The basic hydro-meteorological monitoring in Laos was initiated in 1998 within the Houay Pano catchment (Boithias et al., 2021). Aside from land use, water, and sediment fluxes, the observation in Laos was extended to water quality in 2011, including the fecal indicator bacterium E. coli and following a multiple-scale monitoring approach (to date: 0.6-272,155 km²) within the Mekong river basin (Boithias et al., 2022).
Details about the Houay Pano catchment can be found here and below.
Houay Pano catchment
The 60-ha Houay Pano catchment is located in northern Lao PDR, in the mountainous region of Luang Prabang.
Houay Pano stands near the village named ‘Lak Sip’, about 10 km south-east of Luang Prabang city, along the National Road 13 and 350 km North from Vientiane. Elevation in Houay Pano catchment ranges from 450 to 720 m above sea level.
The coordinates of the Houay Pano catchment are between 102°09’50’’E and 102°10’20’’E, 19°51’00’’N and 19°51’45’’N.
The climate is sub-tropical humid and is characterized by a monsoon regime with a dry season from November to May, and a rainy season from June to October. The mean annual temperature is 23.4 °C. The mean annual rainfall is 1,366 mm (CV=0.23), about 71 % (CV=0.09) of which falls during the rainy season (Boithias et al., 2021).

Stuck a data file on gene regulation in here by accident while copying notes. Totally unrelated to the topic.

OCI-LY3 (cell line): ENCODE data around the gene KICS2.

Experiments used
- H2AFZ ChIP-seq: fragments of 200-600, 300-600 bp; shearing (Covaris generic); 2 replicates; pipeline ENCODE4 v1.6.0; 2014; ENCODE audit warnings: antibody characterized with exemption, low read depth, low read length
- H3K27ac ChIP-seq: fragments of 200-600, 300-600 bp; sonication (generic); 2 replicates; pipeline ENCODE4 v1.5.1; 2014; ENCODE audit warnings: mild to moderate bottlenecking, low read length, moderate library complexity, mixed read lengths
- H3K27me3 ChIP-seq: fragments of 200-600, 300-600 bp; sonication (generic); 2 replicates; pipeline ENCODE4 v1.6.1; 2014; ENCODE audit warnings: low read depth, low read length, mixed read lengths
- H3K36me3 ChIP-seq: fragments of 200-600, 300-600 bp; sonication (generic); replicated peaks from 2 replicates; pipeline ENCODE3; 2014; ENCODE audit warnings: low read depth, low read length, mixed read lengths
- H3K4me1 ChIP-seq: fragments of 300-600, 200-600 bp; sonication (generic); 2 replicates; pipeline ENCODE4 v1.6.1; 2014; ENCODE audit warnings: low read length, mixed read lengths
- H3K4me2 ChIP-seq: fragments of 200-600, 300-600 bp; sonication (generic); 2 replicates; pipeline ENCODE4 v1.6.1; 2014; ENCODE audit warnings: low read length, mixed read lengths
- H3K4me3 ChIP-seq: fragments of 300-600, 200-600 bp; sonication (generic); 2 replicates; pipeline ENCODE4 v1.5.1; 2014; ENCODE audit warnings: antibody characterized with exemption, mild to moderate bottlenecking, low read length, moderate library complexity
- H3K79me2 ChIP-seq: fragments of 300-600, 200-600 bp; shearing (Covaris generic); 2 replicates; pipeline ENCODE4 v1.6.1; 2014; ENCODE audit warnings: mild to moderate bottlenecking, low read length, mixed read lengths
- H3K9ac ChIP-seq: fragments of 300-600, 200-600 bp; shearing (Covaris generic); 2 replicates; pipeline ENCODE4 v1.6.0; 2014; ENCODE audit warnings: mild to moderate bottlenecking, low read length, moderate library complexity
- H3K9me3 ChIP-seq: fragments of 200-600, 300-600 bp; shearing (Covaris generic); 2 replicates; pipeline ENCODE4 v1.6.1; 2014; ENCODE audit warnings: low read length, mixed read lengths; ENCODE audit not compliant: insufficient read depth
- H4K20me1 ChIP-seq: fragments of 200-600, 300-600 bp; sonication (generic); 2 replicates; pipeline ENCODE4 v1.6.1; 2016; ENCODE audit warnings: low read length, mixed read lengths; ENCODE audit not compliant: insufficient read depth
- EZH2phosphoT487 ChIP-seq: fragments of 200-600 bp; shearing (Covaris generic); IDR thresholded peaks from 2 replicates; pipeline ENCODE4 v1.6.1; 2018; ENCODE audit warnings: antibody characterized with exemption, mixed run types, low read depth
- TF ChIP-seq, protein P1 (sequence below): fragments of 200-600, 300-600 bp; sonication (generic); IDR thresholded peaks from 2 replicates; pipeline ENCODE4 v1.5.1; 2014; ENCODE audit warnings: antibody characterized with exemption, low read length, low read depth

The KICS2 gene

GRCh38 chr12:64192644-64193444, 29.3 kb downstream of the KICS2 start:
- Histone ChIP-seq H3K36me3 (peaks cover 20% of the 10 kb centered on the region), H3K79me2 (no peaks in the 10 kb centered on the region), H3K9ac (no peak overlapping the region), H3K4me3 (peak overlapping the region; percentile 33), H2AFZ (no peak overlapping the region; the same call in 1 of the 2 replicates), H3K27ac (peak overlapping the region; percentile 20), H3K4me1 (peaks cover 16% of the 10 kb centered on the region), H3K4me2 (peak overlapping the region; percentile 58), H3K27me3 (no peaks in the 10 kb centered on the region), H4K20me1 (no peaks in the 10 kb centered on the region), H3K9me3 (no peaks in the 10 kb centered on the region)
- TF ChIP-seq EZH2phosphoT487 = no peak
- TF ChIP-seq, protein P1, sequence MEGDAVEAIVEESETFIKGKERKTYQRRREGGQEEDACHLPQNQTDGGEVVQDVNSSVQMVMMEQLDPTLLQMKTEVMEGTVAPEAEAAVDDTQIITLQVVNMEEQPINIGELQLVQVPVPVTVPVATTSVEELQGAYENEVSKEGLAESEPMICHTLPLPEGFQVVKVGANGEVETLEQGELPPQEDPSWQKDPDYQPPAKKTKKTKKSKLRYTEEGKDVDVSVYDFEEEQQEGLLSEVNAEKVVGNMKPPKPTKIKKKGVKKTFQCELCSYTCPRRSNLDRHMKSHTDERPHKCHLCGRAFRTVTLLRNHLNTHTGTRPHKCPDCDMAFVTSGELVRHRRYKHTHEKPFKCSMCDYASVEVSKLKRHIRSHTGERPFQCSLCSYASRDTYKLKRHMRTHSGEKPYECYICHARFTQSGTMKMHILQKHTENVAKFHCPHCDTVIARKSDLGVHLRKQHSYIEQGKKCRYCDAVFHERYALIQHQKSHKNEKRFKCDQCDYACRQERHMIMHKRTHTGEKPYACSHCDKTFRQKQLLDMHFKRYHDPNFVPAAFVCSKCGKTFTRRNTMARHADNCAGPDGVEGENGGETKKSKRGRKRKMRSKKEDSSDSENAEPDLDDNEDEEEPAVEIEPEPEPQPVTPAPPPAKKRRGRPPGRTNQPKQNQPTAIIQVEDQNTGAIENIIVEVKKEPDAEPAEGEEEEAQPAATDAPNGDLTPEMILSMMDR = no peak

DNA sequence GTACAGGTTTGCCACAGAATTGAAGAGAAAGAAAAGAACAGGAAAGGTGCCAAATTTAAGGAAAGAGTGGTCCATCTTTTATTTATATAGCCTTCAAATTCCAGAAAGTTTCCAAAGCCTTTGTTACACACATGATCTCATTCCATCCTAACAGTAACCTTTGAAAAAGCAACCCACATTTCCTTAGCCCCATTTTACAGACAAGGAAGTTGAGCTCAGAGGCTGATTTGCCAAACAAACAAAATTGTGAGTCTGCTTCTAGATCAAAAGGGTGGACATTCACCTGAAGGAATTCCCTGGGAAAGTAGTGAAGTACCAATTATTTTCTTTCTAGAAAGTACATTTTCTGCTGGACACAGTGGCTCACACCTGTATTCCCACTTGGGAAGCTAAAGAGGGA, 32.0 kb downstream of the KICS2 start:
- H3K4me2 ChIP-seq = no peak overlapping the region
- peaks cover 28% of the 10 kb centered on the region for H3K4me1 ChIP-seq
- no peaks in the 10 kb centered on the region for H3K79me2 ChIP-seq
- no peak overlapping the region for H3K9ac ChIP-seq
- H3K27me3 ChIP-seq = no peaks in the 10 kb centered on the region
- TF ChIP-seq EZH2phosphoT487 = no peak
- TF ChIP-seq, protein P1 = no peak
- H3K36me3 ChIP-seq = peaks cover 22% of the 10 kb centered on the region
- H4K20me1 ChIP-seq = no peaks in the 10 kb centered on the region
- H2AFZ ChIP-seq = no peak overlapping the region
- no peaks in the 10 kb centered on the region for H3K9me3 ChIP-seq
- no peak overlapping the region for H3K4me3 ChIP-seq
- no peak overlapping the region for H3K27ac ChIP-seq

The stream flow is permanent. Currently, 3 sub-catchments are monitored (S4, S7 and S8).
The most common rock types are gabbro, diorite, and basic rocks, such as schist, gneiss, and sandstone (Department of Geology and Mines, 1990-1991).
A detailed soil survey conducted by the Soil Survey and Land Classification Center (SSLCC) in 1996 showed that the most widespread soil groups are Acrisols, namely Alisol (FAO UNESCO system) or Ultisols (US taxonomy). They are mainly found on the slopes ranking from 8% to 50%, i.e. on most of the surveyed area.
Soil map is available here.
Vegetation and land use
The land use gradually shifted from annual crop associated to fallow periods, to teak tree plantations.
Land use and soil erosion: a video illustration (October 2012, 09’58”).